In go, most plug-in factories are implemented through map, and the same is true here, exposing the register and unregister interfaces

type Registry map[string]PluginFactory

// Register adds a new plugin to the registry. If a plugin with the same name
// exists, it returns an error.
func (r Registry) Register(name string, factory PluginFactory) error {
    if _, ok := r[name]; ok {
        return fmt.Errorf("a plugin named %v already exists", name)
    r[name] = factory
    return nil

// Unregister removes an existing plugin from the registry. If no plugin with
// the provided name exists, it returns an error.
func (r Registry) Unregister(name string) error {
    if _, ok := r[name]; !ok {
        return fmt.Errorf("no plugin named %v exists", name)
    delete(r, name)
    return nil

// Merge merges the provided registry to the current one.
func (r Registry) Merge(in Registry) error {
    for name, factory := range in {
        if err := r.Register(name, factory); err != nil {
            return err
    return nil

2.3 plug in registration implementation

Illustrate the core data structure of kubernetes scheduler framework
Here we take prefilterplugins as an example to show the registration of the whole process

2.3.1 Plugins

All plug-ins that are allowed to be configured in the current pluginset will be saved in the current pluginset configuration phase

type Plugins struct {
    // QueueSort is a list of plugins that should be invoked when sorting pods in the scheduling queue.
    QueueSort *PluginSet

    // PreFilter is a list of plugins that should be invoked at "PreFilter" extension point of the scheduling framework.
    PreFilter *PluginSet

    // Filter is a list of plugins that should be invoked when filtering out nodes that cannot run the Pod.
    Filter *PluginSet

    // PostFilter is a list of plugins that are invoked after filtering out infeasible nodes.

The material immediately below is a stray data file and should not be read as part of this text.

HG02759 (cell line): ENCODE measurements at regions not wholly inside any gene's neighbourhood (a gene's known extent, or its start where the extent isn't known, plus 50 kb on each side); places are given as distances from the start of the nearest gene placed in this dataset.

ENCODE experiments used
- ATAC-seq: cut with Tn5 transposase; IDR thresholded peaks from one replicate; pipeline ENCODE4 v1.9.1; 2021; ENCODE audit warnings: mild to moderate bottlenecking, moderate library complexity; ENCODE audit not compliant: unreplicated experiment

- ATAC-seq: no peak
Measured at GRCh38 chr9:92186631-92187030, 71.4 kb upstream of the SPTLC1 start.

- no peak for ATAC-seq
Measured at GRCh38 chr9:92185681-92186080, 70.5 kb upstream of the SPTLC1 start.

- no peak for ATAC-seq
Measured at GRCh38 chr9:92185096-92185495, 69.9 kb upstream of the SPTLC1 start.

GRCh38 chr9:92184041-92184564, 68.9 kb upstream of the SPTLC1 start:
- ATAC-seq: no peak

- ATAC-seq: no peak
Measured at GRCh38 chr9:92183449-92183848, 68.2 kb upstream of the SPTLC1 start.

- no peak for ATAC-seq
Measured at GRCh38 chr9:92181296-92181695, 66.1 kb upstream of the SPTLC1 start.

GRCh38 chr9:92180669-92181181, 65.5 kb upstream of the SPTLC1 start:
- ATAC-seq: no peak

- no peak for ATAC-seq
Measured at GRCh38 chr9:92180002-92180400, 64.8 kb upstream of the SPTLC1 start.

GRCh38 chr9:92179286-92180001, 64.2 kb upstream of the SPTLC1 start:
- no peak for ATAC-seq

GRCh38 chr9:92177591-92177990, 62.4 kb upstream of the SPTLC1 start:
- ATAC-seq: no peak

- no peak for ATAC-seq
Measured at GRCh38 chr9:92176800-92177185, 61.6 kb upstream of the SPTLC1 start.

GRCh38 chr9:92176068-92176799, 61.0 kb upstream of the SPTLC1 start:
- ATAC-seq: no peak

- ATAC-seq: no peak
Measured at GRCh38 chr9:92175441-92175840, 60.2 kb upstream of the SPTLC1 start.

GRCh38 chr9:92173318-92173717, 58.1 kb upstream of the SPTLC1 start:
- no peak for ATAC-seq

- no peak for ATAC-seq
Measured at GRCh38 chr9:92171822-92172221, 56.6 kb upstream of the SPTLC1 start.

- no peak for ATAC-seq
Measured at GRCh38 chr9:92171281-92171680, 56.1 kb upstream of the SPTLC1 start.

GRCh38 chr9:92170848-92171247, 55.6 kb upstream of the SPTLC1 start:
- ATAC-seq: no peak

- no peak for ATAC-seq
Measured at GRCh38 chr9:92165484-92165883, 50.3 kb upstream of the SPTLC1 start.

PostFilter *PluginSet

    // Score is a list of plugins that should be invoked when ranking nodes that have passed the filtering phase.
    Score *PluginSet

    // Reserve is a list of plugins invoked when reserving a node to run the pod.
    Reserve *PluginSet

    // Permit is a list of plugins that control binding of a Pod. These plugins can prevent or delay binding of a Pod.
    Permit *PluginSet

    // PreBind is a list of plugins that should be invoked before a pod is bound.
    PreBind *PluginSet

    // Bind is a list of plugins that should be invoked at "Bind" extension point of the scheduling framework.
    // The scheduler call these plugins in order. Scheduler skips the rest of these plugins as soon as one returns success.
    Bind *PluginSet

    // PostBind is a list of plugins that should be invoked after a pod is successfully bound.
    PostBind *PluginSet

    // Unreserve is a list of plugins invoked when a pod that was previously reserved is rejected in a later phase.
    Unreserve *PluginSet

2.3.2 plug in set mapping

The main purpose of this method is to map the corresponding plug-in type and the corresponding plug-in type array in the framework, such as prefilter and its associated prefilterplugins slice, string (plug-in type) – > [] prefilterplugin (& reflect.SliceHeader Cutting head)

func (f *framework) getExtensionPoints(plugins *config.Plugins) []extensionPoint {
    return []extensionPoint{
        {plugins.PreFilter, &f.preFilterPlugins},
        {plugins.Filter, &f.filterPlugins},
        {plugins.Reserve, &f.reservePlugins},
        {plugins.PostFilter, &f.postFilterPlugins},
        {plugins.Score, &f.scorePlugins},
        {plugins.PreBind, &f.preBindPlugins},
        {plugins.Bind, &f.bindPlugins},
        {plugins.PostBind, &f.postBindPlugins},
        {plugins.Unreserve, &f.unreservePlugins},
        {plugins.Permit, &f.permitPlugins},
        {plugins.QueueSort, &f.queueSortPlugins},

2.3.3 scan and register all allowed plug-ins

It will traverse all the above mappings, but it will not register in the corresponding slice according to the type, but all will be registered in gpmap

func (f *framework) pluginsNeeded(plugins *config.Plugins) map[string]config.Plugin {
    pgMap := make(map[string]config.Plugin)

    if plugins == nil {
        return pgMap

    //Build anonymous function and modify pgmap with closure to save all allowed plug-in sets
    find := func(pgs *config.PluginSet) {
        if pgs == nil {
        for _ , pg := range  pgs.Enabled  {// traverse all allowed plug-in collections
            pgMap[ pg.Name ]= pg // save to map
    //Traverse all the mapping tables above